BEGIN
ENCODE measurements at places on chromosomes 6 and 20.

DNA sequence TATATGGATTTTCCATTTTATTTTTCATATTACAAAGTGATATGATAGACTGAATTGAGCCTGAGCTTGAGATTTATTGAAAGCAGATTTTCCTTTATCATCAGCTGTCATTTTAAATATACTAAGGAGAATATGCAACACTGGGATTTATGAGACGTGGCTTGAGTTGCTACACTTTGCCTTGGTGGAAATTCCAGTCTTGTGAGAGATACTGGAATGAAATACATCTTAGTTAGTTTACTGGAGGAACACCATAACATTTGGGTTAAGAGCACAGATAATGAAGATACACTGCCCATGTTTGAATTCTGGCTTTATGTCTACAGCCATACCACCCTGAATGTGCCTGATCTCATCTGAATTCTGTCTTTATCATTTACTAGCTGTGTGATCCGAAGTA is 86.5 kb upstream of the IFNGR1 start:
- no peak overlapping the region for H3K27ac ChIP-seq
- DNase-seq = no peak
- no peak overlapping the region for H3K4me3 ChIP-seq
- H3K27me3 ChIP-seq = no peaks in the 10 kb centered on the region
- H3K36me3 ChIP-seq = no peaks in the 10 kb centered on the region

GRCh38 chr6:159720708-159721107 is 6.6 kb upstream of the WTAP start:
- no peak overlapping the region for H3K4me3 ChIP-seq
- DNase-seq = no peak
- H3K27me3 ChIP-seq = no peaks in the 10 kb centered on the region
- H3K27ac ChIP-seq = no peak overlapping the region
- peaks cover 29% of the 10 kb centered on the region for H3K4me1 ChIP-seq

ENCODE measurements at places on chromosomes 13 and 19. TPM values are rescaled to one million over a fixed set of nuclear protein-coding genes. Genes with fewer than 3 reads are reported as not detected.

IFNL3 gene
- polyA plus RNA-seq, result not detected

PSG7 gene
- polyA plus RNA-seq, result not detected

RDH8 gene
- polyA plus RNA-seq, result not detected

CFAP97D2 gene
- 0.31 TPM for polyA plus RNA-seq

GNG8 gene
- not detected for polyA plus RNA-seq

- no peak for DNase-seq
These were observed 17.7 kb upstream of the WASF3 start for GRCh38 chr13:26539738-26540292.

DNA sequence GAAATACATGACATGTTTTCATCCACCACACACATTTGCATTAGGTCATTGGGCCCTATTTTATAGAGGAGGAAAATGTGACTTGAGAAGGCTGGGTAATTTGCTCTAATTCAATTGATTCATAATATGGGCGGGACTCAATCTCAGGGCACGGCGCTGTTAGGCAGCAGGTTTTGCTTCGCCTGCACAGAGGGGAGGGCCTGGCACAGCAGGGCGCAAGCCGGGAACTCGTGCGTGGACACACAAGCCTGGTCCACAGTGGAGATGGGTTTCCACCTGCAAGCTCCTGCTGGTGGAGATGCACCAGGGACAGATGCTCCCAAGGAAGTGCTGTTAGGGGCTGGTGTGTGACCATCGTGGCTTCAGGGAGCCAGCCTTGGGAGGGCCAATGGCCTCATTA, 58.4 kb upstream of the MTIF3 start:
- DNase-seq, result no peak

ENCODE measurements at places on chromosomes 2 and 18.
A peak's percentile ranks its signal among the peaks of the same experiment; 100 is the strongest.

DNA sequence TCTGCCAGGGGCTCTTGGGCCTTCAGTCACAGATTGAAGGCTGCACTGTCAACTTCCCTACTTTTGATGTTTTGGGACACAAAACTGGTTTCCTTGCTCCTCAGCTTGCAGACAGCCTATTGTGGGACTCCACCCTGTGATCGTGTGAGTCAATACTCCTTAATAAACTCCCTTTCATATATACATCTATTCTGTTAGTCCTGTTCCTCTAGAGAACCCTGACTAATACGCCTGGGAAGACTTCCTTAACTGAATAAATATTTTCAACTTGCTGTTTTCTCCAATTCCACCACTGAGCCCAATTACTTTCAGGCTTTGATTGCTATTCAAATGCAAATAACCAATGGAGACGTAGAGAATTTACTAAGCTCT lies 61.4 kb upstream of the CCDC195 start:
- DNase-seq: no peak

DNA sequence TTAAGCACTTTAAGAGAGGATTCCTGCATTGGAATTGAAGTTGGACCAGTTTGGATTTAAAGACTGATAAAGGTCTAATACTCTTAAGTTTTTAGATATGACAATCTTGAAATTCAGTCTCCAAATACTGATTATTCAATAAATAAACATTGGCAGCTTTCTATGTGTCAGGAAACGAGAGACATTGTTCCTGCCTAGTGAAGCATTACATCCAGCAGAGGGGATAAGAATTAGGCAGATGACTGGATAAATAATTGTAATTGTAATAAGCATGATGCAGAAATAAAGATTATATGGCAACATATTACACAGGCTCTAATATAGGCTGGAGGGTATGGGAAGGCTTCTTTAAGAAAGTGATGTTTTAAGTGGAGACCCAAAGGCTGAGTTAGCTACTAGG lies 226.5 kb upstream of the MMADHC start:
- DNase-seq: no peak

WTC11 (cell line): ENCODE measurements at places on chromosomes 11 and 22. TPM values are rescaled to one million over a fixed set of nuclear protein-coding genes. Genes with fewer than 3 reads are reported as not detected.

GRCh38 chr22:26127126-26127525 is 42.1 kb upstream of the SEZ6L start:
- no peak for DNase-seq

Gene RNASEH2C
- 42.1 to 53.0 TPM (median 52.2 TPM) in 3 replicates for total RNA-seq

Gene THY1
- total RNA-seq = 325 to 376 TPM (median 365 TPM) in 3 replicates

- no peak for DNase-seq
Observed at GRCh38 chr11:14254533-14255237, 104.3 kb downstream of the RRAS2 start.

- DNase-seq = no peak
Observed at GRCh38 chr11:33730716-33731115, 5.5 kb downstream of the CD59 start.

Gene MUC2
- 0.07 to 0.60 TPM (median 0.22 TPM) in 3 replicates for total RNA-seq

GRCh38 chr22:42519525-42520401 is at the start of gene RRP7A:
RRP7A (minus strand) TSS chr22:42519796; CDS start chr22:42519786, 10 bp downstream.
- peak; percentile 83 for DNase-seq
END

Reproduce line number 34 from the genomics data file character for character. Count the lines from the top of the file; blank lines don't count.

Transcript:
- DNase-seq: no peak